Cooking -successes and fails- and the Nut; misc

Things I've been cooking and eating

Before I left last Thursday, I attempted to recreate that outstanding grilled peach and burrata crostini M and I had at Acqua al 2. T was late getting home, I was completely gaga and still hadn't finished packing, so my efforts were hurried but successful. I cannot wait to try this again as a non-dervish; soon!

Grilled Italian-style bread and peaches, freshly torn burrata ("torn" is a romantic way to say that I quickly transferred the burrata to the bread before it could rip and drip all over my counter), honey, Maldon salt, olive oil, freshly ground pepper and some shredded mint (my addition). So incredibly lovely and lush.

You definitely want to eat that, don't you!?!

Then I left, and then I returned, and during the twelve hours it took me to get back, I bought and read the entirety of the current issue of Food & Wine, flagging recipes along the way. Last night, for Meatless Monday, I made this lemony kale pesto salad, subbing farro for the called-for bulgur because I looovvve farro. The result was neither lemony nor exciting, so I added more lemon, lots of salt and pepper and some feta to gussy things up. Better. Not bad at all.

Never, ever be afraid to tweak recipes to your taste. It's rarer than not, I dare say, for a recipe to have real universality. Those are magic, the ones that you make so often you no longer need written instructions, the ones your family request and that become part of your traditions. Long story, short, this kale pesto salad was not that, but it did ultimately please my tired palate and I got healthy doses of both grain and leafy green.

I also prepared some fava beans -here, in mid-peel- and readied a grocery list for another F&W recipe, a gorgeous buttermilk bundt cake, which I planned to make today. I did make it today, and it is at this point in the tale that I'd like to pause and give you another bit of kitchen advice: Don't fret if you make a recipe and it DOES NOT LOOK LIKE the advertised photo or if you bumble the whole thing a little or even quite a bit. You are not a professional test kitchen; neither am I. And while I'm a very skilled cook, I fumble and err with the best of them.

The Many Ways in Which I Fumbled and Erred While Making This Cake

Doesn't that all look positively 1950s-smashing? I know, it does! I was jazzed out of my mind. I mean, for christ's sakes! A BUNDT cake.

Happy and with ample time to get this puppy done, I creamed butter and shortening (what an unholy combo), added a very large amount of sugar to those, then all those eggs, lots of flour, buttermilk, vanilla ... My oven was preheated, the batter tasted fluffy and divine.

Now, I do loathe buttering-and-flouring crevassy pans. It's a pan in the arse, so I briefly considered spraying the whole thing generously with that weird flour-infused baker's spray.

"No, no, Em-i-lis! You have time! You feel zen! Butter that fool and get on with it."

I listened earnestly to this message and commenced buttering. I became irritated partway through, melted the rest of the butter, sloshed it all over the pan's interior, threw some flour in impatiently and called it a day. I swear to you that it looked adequately readied, but I didn't make super-sure. Also, there was a frickload of batter and I lied to myself and said that a 10-cup bundt pan was obviously the same as a 10-inch one.

It's not.

So the damn pan was nearly overflowing, and at this point, I'm very impatient and uninterested in dirtying more dishes so I lied to myself again and said, "Hey, it'll never overflow." and slid it lovingly into the oven. Naturally, a burning smell found my nose about a half-hour later. Elbow-length oven mitt on, I used a ludicrously large olive wood spatula to scrape the singed crud from the bottom of the oven and put a cookie sheet underneath the bundt to catch any additional spillage.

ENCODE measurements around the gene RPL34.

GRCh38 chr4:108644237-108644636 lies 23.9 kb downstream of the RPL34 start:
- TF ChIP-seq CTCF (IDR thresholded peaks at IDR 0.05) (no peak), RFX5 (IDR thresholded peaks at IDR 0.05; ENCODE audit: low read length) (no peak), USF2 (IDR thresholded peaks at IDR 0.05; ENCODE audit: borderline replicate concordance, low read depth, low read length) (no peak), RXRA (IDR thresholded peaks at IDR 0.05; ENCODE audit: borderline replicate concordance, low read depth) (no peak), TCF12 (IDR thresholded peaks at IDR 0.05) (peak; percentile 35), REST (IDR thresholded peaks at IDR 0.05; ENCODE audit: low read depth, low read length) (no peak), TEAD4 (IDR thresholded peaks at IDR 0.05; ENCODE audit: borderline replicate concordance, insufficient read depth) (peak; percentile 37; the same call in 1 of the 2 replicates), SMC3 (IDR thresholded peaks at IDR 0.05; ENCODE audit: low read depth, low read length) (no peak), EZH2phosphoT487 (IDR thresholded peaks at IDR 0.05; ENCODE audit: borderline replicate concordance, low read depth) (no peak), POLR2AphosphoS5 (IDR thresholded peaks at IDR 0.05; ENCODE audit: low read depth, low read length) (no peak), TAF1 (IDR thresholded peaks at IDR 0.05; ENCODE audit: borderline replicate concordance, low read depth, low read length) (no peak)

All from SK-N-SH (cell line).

The buzzer sounded! So, OK, it was a very tall bundt but it was golden and lovely, and I had high hopes. Then I inverted it. Then I started cursing.

But the smell. Ooh, it was so nice. So I reframed and decided, "Who really cares? This is just for my fam. I'll cover it with lemony glaze." Cool as a flipping cucumber. While the cake finished cooling, I went to pick up the boys. They had a fabulous day at camp and were dirty as ever. We got home and unpacked, and per the usual, I snuck Oliver's, aka Hoarder Child, bag outside to dump his newest treasures. People, this is his two-day tally. What is that child doing in the forest and on the farm? I will say that we now have enough kindling for at least three fires this winter.

Back to the cake. Jack asked why I made it, and I replied, "Just because I wanted to." He laughed hysterically. I'm not sure why. He's adorable. Anyway, I whisked up the lemon juice and zest, powdered sugar and a tablespoon of melted butter about which I felt very skeptical. Then I frosted the cake, hoping the glaze would cover the sides I attempted to reattach.

Does that not look as if someone vomited on the cake?!! Truly, this is the ugliest mother effing cake I have EVER seen. Why is that "glaze" all curdly? Disgusting, but good. Oliver said he didn't like it as much as my lemon cake which made my day because he is pretty discerning. It probably goes without saying that this cake does not look like Food & Wine's photograph. No worries.

Nature and The Nut

I am extremely happy to be back home with Nutmeg. He is the cat of all cats, the cat's meow if you will. Today I went bold and spent ten minutes in the backyard with Nutmeg off-leash. I could see his pride in being a real cat rather than a sad, restrained, leashed one. When I brought him back inside, he attacked Percy. The natural order of things and all.

Also, all these sights were cool! The spider almost nails the bulls-eye.